I drove west on County Road M south of Springfield, CO, and eventually encountered a flock of Lark Buntings, a new bird for the year in a mixed flock of males and females. I continued west looking for other specialty birds including Long-billed Curlew, but without success. There were more flocks of Lark Buntings as advertised and Horned Larks were abundant. I decided to go to Picture Canyon by turning right on CR 18 instead of continuing straight on CR M to Cottonwood Canyon. Picture Canyon has Native American rock art but fewer birds. Cottonwood Canyon has more birds but is a longer drive, and there was not enough time to do the longer trip. Picture Canyon is a reported good place to see Rufous-crowned Sparrow. As I approached the last stretch of road to the Picnic Area for Picture Canyon, I saw Lark Sparrows and a small, light colored sparrow with possibly a streaked crown. It may have been a Brewer's Sparrow, but I could not get that definitive look at it. I parked at the Picnic Area and took my water bottle with me. It was hot. I had long before discarded my long-johns and layers needed before sunrise at cold Loveland Pass. I took the short 4 mile trail along the east side of the canyon, because Birding Colorado, by Hugh Kingery, states that this is a good area to see Rufous-crowned Sparrows. As advertised, there were Rock Wrens in the rocky walls of the canyon. I continued along the east walls of the canyon to a spot with trees and some water filled marshy areas. I found a Cassin's Kingbird here. Cassin's Kingbird is similar to Western Kingbirds, of which I saw many on CR M on my way in to Picture Canyon. Cassin's Kingbird has a sharply demarcated white throat bordered by gray that is darker than the gray breast and throat of a Western Kingbird. This darker shade of gray is on the head, including face, crown and nape of the Cassin's Kingbird. Cassin's kingbird does not have the white borders to the tail that are present on Western Kingbird. Cassin's Kingbird is a new bird for the year. I continued into the canyon, encountering mostly Lark Sparrows, several Red-winged Blackbirds at the wet area nearby to the Cassin's Kingbird and a Ladder-backed Woodpecker and finally a Bewick's Wren. I continued for about a mile into the canyon, hearing a few interesting chip notes but finding nothing new. I turned back and returned to the picnic area, and drove slowly out the entry road. Along this entry or exit road, I found more Lark Sparrows and a beautiful Blue Grosbeak. As I approached the start of the entry road to the picnic area I again encountered the light colored sparrow, which again appeared to be a Brewer's Sparrow, but again I could not get a definitive look. I got out of the car and pursued this bird but could not get a good enough look to be sure of Brewer's Sparrow. I continued back on CR 18 to CR M to go to Elkhart, KS for the night. On my way back to CR M, I found Loggerhead Shrike and Swainson's Hawk, neither are new for the year. I looked for Long-billed Curlew but did not find any.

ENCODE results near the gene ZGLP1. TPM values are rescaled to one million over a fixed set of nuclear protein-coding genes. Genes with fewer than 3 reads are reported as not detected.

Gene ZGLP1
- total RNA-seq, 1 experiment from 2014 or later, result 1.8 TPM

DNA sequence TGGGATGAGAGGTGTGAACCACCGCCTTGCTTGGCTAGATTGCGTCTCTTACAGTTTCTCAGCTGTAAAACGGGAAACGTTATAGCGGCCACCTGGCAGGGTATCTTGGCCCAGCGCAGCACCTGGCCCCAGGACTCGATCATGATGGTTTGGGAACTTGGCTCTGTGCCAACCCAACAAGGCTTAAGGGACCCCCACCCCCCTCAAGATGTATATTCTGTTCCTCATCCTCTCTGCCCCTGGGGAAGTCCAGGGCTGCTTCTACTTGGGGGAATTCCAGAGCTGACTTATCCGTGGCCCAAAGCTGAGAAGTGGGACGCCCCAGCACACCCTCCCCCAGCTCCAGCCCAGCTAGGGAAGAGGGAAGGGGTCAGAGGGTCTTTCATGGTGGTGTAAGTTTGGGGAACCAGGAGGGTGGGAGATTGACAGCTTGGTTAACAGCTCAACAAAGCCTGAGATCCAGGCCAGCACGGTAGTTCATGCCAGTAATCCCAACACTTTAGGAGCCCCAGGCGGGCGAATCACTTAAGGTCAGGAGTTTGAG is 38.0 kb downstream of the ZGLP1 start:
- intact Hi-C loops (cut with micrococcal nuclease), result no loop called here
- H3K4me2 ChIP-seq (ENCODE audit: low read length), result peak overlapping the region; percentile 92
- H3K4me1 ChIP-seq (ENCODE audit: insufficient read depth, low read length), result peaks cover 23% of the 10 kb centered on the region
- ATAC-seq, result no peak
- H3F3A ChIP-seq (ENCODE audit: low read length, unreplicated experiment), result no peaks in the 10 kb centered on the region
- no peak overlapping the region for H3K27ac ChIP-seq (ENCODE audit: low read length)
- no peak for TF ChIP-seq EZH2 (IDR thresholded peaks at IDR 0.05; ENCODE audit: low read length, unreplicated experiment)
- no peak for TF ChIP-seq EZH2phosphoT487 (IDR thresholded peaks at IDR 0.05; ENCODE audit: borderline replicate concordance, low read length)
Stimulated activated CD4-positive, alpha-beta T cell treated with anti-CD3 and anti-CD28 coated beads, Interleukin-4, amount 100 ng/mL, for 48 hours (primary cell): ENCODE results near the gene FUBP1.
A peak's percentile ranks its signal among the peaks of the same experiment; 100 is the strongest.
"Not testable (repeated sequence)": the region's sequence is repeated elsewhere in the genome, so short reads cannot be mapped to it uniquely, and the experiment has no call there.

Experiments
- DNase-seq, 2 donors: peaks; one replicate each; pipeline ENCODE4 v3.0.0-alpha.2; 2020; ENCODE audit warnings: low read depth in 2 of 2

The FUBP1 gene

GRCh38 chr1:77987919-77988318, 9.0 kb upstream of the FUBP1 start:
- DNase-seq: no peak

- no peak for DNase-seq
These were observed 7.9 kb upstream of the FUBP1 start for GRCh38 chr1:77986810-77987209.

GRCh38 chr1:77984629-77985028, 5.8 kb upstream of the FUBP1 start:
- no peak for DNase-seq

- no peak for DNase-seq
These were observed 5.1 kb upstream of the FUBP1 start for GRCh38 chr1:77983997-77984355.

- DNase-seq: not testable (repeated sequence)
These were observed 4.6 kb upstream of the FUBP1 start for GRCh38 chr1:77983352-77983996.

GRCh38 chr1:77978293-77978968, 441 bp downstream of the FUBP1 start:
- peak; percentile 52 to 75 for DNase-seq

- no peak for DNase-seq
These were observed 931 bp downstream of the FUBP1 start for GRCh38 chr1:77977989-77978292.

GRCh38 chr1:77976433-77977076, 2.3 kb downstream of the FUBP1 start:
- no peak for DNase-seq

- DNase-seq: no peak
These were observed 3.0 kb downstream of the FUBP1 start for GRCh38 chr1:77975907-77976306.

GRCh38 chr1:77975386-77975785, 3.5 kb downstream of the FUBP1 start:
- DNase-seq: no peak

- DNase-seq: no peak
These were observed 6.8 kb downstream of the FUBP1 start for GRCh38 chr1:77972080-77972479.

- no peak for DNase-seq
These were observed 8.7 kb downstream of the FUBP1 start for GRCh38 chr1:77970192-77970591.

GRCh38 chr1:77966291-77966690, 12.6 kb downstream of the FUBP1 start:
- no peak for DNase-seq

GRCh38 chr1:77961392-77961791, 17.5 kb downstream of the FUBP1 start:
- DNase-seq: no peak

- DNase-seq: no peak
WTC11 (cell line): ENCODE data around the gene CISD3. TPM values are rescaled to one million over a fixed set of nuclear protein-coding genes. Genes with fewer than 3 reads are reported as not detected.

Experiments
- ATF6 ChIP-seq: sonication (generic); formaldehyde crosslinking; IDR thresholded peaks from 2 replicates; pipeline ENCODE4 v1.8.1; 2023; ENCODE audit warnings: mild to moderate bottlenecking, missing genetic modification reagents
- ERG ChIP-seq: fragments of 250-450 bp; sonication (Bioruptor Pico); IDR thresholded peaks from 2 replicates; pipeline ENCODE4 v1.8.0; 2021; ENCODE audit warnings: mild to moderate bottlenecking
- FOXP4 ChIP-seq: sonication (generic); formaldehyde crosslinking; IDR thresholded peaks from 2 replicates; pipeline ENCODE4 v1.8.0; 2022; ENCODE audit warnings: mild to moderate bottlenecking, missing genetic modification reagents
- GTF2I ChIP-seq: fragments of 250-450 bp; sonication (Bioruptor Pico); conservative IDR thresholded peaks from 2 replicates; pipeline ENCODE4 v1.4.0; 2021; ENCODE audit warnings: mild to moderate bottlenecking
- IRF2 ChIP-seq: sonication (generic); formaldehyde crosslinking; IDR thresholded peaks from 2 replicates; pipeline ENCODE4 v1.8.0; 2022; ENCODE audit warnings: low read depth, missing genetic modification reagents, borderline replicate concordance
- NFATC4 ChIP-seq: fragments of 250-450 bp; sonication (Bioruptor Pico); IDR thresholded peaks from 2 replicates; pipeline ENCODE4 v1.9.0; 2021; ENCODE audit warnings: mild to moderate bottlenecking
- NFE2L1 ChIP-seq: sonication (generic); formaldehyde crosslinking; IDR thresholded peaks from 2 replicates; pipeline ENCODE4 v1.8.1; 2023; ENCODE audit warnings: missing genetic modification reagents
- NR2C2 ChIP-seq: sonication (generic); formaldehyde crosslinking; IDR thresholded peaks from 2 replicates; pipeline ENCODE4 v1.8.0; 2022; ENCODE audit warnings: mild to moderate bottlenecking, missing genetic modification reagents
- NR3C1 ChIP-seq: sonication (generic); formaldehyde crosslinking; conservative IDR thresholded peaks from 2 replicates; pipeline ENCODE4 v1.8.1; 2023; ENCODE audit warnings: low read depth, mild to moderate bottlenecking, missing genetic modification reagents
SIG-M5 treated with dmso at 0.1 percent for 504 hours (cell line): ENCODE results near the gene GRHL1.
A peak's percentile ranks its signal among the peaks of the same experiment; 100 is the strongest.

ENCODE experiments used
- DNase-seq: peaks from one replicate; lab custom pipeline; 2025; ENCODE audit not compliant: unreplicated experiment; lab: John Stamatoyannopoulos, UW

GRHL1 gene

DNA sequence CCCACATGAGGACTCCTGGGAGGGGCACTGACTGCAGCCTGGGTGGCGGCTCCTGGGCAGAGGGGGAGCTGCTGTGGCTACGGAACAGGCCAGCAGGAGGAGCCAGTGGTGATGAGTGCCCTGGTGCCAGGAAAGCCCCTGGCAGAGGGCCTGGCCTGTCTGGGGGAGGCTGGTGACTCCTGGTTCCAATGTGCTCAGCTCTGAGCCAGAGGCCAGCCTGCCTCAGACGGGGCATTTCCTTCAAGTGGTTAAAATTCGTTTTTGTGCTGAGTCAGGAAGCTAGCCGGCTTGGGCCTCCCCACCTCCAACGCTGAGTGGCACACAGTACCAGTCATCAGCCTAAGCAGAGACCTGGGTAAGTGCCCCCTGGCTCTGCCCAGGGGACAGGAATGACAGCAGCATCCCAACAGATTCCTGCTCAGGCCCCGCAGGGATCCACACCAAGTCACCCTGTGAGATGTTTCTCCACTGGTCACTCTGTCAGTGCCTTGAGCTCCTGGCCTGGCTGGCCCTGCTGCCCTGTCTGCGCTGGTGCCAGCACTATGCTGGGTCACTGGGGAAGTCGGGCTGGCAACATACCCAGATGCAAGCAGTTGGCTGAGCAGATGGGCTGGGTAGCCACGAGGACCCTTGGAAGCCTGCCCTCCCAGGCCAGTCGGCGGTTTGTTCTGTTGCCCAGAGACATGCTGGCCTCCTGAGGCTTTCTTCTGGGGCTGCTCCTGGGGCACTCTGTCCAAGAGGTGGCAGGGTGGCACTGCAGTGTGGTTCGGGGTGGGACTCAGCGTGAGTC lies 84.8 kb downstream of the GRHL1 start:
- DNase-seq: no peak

When I reached highway 287 on CR M, I decided to stay on the main roads to get to Elkhart, KS. It seemed to me that there should be a direct route across eastern Colorado from CR M to Elkhart, but I didn't know it then, but found out about it on Saturday. I drove south to Boise City and then northeast to Elkhart, Kansas. It was main paved road, not dirt, and I was sure that I would not get lost on a back country dirt road. However, it was abut 64 miles to Elkhart this way. There is a more direct way, I found out later. Google maps does not always work for me in out of the way places.
I found a room at El Rancho Motel in Elkhart, KS and ate a late dinner at the restaurant next door, Jim-N-I's. As I was finishing my dinner, two younger guys came in and sat at a nearby table. I overheard their conversation and it was about birds they had seen and were looking for. As I passed to pay my bill, I stopped to ask if they were birders. They both answered "yes". They were working on up-dating their year lists. I told them about doing a Big Year, and we talked about Lesser Prairie Chickens. One of them was a high school teacher, and the other is competing Masters Degree and had just finished exams. The high school teacher advised that further east was better for Lesser Prairie Chickens, and he could send me to some spots. I said that I had some information about limited reports at the western lek at Cimarron. We parted ways. I went to a nearby quick stop to pick up some breakfast things for very early morning. Nothing would be open when I needed to leave for the lek.
White-tailed Ptarmigan, Lark Bunting and Cassin's Kingbird with the corrected identification to Plumbeous Vireo raises the total to 441.